As a dance DJ myself, I have probably poured more time and money into this passion than I will ever make back actually dj’ing so I know how much any type of remuneration helps us continue truckin’ on. Then I thought about the DJs that I actually invite out to play for our Yonge & Bloor Blues dance and realized that we don’t actually pay them either. This will change starting July 2nd for our next blues dance. While we do not make a boat-load of profit from the actual dance itself, it’s only fair to pay DJs for their time and expertise.
My friend Kevin Sue keeps saying that the best ideas are the ones that pass the common-sense test. I truly believe that this is one of them. For things to change in the scene that I am a part of, I have to actually start doing it myself first. This will keep me grounded and honest. Hopefully it will also keep me motivated to push for ideas that I believe in and at the end of the day, also keep me excited about dancing. :-)
So let’s get on and start paying our hard working DJs. Everybody wins when the music for dancing gets better.
Pictures from the June 04, 2010 blues dance :)
Heard at Toronto’s Saturday night lindy hop dance at the Dovercourt House. Yeahhhhhhh.
Hung out with Gen, Kathleen, and Jaclyn last Sunday and shot a flamenco show at Club Hispano. I played it safe and left the flash and multiple lenses at home and just took my trusty fifty with me. For these kinds of intimate shows, it is a bit of a faux-pas to blind the performers with flash photography and the last thing I wanted to do was draw the ire attention of the performer’s parents. Down-low and out-of-the-way was my modus operandi for this impromptu shoot.
Wasn’t too careful on my shutter speed unfortunately during the shoot and most of the shots of the fast spins and turns of the dancers turned out a bit blurred, but hopefully i’ll be able to salvage them. Live and learn I guess.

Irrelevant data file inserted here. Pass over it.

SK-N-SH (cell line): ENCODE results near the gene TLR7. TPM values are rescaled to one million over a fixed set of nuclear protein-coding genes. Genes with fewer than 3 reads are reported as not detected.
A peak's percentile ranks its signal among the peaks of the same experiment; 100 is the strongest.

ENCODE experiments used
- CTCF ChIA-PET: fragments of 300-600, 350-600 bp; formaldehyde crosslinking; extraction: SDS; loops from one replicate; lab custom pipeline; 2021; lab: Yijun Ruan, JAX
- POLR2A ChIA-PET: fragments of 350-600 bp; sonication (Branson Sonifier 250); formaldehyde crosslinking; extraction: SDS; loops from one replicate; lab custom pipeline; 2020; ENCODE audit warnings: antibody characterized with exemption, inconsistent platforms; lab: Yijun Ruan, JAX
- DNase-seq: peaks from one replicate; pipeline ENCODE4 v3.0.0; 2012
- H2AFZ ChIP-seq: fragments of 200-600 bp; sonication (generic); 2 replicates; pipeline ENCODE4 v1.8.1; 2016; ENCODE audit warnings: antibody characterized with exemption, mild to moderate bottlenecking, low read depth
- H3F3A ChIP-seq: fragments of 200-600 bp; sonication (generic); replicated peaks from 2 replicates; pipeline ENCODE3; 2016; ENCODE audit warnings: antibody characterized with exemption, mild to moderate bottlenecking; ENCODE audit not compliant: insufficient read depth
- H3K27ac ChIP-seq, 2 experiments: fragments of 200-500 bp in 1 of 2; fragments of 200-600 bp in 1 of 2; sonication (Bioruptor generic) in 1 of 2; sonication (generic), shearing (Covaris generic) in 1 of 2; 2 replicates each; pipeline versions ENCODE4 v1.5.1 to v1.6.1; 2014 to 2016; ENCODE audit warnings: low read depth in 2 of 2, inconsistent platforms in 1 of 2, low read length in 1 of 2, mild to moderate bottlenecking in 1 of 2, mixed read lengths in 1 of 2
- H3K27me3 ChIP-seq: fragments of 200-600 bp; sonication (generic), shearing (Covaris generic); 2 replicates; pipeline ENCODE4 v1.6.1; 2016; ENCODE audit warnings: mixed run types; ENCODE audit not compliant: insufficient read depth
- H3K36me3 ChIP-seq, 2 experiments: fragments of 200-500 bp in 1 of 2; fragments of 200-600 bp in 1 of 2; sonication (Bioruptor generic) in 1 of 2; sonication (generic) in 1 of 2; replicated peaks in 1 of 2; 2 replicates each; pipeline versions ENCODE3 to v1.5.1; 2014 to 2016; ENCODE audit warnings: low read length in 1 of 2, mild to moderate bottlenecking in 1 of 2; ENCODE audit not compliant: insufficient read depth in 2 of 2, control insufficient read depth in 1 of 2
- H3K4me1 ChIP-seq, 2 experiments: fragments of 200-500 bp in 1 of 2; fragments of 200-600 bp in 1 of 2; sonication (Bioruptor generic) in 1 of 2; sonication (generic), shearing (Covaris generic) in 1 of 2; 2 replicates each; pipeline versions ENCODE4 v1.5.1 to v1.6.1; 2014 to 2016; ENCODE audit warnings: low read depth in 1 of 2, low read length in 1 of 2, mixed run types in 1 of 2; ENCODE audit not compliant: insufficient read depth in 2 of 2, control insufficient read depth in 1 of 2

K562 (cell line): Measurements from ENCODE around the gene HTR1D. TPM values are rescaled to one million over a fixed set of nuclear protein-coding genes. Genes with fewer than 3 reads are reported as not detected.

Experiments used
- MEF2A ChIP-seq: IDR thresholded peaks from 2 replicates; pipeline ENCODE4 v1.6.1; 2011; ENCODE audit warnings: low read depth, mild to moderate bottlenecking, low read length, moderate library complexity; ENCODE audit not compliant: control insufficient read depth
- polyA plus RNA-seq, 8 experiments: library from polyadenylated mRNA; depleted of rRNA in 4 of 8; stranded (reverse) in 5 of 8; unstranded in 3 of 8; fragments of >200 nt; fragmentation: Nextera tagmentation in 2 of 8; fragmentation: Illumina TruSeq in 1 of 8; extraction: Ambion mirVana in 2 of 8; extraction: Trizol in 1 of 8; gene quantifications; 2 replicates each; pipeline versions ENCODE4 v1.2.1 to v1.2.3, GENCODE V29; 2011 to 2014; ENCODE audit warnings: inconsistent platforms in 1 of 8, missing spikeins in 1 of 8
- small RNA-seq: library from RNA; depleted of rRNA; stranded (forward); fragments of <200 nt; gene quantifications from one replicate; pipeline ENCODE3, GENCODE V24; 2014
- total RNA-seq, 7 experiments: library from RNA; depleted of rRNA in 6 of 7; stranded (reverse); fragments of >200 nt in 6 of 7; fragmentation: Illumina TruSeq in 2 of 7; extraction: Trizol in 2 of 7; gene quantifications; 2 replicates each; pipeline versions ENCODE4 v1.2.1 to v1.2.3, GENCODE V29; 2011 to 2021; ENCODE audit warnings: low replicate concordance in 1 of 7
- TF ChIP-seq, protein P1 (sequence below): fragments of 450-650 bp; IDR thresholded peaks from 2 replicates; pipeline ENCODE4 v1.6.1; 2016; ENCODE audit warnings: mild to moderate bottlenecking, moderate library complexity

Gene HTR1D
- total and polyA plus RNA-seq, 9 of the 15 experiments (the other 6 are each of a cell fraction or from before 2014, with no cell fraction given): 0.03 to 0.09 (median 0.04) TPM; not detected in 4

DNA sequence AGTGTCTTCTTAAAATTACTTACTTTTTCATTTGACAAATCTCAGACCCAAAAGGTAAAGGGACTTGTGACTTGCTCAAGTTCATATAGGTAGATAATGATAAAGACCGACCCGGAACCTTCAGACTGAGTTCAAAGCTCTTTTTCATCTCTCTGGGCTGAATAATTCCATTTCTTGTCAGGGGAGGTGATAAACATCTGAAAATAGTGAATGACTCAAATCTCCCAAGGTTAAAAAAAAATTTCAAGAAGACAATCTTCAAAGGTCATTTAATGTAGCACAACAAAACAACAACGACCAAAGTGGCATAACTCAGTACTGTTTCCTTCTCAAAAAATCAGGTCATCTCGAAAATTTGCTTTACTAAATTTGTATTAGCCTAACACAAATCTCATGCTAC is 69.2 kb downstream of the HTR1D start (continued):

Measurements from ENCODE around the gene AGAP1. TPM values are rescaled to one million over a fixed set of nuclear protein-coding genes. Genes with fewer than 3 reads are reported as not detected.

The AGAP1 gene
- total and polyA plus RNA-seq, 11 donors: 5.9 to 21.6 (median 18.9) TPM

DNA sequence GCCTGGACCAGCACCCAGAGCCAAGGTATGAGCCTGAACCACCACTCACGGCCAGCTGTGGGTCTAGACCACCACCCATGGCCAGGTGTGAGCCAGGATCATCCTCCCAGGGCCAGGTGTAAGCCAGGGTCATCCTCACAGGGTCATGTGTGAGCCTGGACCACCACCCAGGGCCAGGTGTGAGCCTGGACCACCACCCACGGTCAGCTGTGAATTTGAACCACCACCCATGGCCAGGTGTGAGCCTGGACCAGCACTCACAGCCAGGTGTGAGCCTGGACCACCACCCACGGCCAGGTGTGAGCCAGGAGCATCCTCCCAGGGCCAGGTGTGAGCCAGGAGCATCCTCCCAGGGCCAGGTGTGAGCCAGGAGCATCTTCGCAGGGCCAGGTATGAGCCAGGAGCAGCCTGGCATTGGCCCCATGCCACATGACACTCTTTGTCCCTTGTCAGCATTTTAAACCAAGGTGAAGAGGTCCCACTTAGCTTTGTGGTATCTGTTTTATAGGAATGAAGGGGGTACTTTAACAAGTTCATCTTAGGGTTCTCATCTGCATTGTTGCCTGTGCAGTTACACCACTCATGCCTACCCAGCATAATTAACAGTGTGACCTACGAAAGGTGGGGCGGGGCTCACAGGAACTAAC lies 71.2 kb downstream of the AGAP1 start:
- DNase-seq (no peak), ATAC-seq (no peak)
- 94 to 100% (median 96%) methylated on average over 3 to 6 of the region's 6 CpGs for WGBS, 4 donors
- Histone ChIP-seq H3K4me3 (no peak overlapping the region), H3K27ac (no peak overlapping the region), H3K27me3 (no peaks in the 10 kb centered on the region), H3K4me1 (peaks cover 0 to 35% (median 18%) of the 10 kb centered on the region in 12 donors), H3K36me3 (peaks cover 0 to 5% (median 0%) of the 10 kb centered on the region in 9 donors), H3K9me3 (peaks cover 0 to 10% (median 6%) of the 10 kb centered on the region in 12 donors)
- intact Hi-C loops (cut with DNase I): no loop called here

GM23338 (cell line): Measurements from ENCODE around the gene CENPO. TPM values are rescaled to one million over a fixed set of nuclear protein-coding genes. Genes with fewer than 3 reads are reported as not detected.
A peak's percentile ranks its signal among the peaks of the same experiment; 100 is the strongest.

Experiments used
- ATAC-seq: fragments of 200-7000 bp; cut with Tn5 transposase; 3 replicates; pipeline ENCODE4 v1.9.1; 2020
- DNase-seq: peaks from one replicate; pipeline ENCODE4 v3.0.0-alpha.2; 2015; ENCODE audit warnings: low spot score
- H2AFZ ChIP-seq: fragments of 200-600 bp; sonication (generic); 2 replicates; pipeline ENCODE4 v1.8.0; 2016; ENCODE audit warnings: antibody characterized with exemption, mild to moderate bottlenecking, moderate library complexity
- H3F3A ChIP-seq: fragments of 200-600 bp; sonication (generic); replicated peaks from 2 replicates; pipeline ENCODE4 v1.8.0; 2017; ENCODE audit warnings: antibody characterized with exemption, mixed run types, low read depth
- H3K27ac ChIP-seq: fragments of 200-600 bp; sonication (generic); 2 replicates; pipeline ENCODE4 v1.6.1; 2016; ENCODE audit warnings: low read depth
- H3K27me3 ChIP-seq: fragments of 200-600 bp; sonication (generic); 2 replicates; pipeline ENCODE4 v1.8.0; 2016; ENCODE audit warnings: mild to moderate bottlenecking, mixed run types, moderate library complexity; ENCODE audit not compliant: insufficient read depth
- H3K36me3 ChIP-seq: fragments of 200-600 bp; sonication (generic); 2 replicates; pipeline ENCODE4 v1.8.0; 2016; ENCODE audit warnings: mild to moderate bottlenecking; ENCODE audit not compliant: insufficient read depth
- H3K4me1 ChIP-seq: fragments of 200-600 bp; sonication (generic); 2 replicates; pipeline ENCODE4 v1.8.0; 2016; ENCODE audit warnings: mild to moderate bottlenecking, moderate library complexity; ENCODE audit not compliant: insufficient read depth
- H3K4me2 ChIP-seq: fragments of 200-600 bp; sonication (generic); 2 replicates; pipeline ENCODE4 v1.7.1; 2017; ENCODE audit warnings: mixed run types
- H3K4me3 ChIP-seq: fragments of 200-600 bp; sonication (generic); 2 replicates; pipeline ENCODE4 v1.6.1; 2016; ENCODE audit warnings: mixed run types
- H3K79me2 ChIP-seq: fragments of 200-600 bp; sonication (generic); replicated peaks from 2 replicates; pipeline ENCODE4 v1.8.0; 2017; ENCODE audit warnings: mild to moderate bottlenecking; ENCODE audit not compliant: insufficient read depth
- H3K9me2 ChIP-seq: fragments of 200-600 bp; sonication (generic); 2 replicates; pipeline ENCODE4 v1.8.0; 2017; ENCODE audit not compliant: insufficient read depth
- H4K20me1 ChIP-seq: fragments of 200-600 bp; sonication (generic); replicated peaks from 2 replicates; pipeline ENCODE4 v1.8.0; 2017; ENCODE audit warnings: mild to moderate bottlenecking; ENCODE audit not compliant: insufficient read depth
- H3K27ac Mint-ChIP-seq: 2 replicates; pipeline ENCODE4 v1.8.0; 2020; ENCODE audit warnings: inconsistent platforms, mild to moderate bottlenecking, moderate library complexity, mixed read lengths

On an unrelated note, I have Spain taking the world cup in my Fifa Worldcup pool. Go La Furia Roja!
Which picture doesn’t fit? I’ll give you one guess.
Last Saturday, Toronto and Dovercourt House held a fundraiser for the Frankie Fund (or was it the Frankie headstone?) in celebration of the joy Frankie Manning left for the world. There were bake sales, raffle draws, silent auctions, performances, and taxi dancers for “rent”. Being not really useful in any multi-organizational dance coordination capacity, I volunteered to be one of the taxi dancers whom you can purchase for $3 per dance. Awkward… let me explain.
First, it’s awkward to think that someone will pay money to dance one song with anybody, let alone me. All I want to do is dance with you and I’ll happily dance with you for free. Second, what do you do as a taxi dancer while waiting for someone to hand you a ticket to indicate that they have purchased you for a dance? Awkwardly stand around and scan the room to see if anyone is coming towards you a ticket. Granted, I have epic skills when it comes to social awkwardness but this definitely was a memorable type of awkwardness.
A special shout goes to the wonderful Vicky for being so diligent in organizing all the taxi dancers and a big THANKS to all the great ladies (and one dude) who donated to the Frankie fund (or headstone?). I’ll make sure to find each and everyone who bought tickets for future dances (so you get your money’s worth).